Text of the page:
Rush grew up in the Church in the 80s and spent most of his time trying to escape it. “The Church was a sub-culture 10 years behind the rest of the world … Now, kids can come in and feel comfortable, because it’s music and language they recognise.”
However, amid the diversification and repackaging, some are wary. Growth in some churches is purely at the expense of others. Fair enough in the religious free-market, but some fear that competition isn’t exactly godly. And as God gets a new surge of customers, some less-than theologically sound operators are looking for a cut.
“With all the new churches, there’s hardly a school free in Auckland on a Sunday, and some are preaching some pretty rough stuff,” says Lineham.
Graham Redding of St Johns Presbyterian in Wellington shares the concern. “Like when you’re going shopping, you have to be a discerning seeker of good value.”
But the Church has to be careful as well. “If we’re not careful, people could feel like they’re just another notch or another customer. The Church is different because people are not merely consumers, but people with real emotional, physical and spiritual needs and we’re about trying to engage with these needs.”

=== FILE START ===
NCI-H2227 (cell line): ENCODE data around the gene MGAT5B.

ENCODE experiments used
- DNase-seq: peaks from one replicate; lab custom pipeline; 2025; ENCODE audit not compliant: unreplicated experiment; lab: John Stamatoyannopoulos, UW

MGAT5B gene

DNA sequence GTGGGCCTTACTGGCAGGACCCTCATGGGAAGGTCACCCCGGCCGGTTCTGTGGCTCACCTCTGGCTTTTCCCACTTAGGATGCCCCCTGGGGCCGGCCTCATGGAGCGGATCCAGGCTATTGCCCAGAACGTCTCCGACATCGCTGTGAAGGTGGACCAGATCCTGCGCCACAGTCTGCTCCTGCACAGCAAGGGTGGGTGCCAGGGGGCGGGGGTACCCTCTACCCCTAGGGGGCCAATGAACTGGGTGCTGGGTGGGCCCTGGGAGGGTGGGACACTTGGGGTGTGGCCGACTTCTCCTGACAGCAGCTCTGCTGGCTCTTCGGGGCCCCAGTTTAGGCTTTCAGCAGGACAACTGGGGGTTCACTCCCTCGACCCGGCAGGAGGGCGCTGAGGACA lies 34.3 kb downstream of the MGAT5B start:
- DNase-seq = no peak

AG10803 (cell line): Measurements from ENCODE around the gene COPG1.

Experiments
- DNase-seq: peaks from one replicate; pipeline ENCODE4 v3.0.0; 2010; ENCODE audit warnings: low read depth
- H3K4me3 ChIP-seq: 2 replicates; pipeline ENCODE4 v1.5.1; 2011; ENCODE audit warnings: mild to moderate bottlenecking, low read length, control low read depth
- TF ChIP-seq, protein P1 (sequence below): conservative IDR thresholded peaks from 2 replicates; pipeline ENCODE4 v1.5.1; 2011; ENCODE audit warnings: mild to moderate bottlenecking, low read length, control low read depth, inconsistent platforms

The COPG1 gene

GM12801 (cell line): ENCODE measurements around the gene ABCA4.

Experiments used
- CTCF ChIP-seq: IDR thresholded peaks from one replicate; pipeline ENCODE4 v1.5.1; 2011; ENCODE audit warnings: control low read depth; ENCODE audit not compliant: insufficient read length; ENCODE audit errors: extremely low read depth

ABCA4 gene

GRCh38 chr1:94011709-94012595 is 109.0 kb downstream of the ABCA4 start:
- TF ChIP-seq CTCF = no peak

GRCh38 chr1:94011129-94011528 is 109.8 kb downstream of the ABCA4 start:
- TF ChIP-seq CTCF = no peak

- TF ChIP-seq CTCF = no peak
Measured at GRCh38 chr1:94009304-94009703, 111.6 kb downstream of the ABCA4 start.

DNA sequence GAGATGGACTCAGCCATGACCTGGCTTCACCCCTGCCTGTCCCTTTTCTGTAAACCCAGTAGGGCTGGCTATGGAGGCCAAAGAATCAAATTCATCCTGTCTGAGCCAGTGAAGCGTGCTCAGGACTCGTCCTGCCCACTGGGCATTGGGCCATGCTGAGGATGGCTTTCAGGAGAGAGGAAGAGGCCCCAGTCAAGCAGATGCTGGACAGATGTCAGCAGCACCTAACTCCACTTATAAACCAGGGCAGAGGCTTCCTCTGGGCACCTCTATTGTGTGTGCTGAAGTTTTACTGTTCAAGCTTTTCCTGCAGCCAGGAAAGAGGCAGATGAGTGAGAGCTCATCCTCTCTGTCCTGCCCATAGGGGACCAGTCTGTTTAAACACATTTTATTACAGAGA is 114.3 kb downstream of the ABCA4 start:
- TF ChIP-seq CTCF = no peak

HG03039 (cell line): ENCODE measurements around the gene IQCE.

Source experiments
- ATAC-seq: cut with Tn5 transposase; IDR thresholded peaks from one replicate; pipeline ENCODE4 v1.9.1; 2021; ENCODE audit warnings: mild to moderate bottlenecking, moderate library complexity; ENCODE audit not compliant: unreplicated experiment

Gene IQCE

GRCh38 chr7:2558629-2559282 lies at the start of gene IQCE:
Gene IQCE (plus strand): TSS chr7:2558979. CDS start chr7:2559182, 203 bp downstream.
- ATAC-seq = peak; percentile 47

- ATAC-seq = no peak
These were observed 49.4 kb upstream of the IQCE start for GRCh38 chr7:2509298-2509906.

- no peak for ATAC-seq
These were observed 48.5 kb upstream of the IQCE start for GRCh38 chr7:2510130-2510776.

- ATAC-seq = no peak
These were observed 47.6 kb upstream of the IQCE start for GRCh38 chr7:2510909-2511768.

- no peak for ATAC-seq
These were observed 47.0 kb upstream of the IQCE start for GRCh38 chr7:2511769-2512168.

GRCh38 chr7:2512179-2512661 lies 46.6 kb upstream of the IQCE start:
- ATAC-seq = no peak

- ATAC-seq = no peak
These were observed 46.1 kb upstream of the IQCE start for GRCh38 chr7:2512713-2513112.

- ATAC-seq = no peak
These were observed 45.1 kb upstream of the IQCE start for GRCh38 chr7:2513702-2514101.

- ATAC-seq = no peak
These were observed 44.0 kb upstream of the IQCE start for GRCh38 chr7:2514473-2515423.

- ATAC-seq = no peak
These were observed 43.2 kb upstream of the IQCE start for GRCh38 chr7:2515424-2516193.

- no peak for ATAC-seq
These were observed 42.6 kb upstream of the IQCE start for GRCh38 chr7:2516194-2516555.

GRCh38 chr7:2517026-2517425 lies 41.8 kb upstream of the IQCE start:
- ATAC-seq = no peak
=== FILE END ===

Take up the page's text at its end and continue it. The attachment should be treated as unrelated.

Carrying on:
As the Church turns its well-groomed, welcoming face to the world, it risks not asking the hard questions or taking a stand, Lineham adds. Instead of fighting for the poor and marginalised, “Jesus, then, is presented as sweet and cuddly. Where are the challenges and the demands for justice?”
But Mark de Jong, head of Christian record company Parachute, says he’s seeing the opposite. Generations who have never had to make a sacrifice for a greater good – through a war or depression – are hungry for a challenges beyond themselves.
“The whole Christian message is about laying down your life and I would say that part of the success of the modern Church is because it has stopped watering down that message. People find it attractive to live their life for a cause.”
Concentrating on the core message of hope and love among life’s gritty realities is growing mainline churches, too.
“People find it appealing to think about something bigger than themselves. Sports clubs aren’t going to ask the big questions that people have. That’s what religion’s good at,” says Redding.
In that sense, the Church is doing what it has always done, and that’s still important and attractive, says Ward. Recently back from a US conference, he says the consensus was that “under-forties are looking for rituals and traditions. What they’re resistant to is the way these traditions have been used to try to control people, not the traditions or beliefs themselves.”
He says you’re seeing churches reclaiming the tradition from the Middle Ages of treating Christmas and Easter as fun community festivals. The Parachute music festival, which draws 20,000 people, successfully follows that model.
Back at Opawa, Taylor says that each church has to be like a DJ, sampling from a range of texts and traditions – the Bible, culture, ancient rituals. Whatever it takes to get people dancing. Different cultures, generations and churches will come up with different rhythms and God’s big enough for that.
“When you mix these tracks together, new mixes emerge, new sounds.”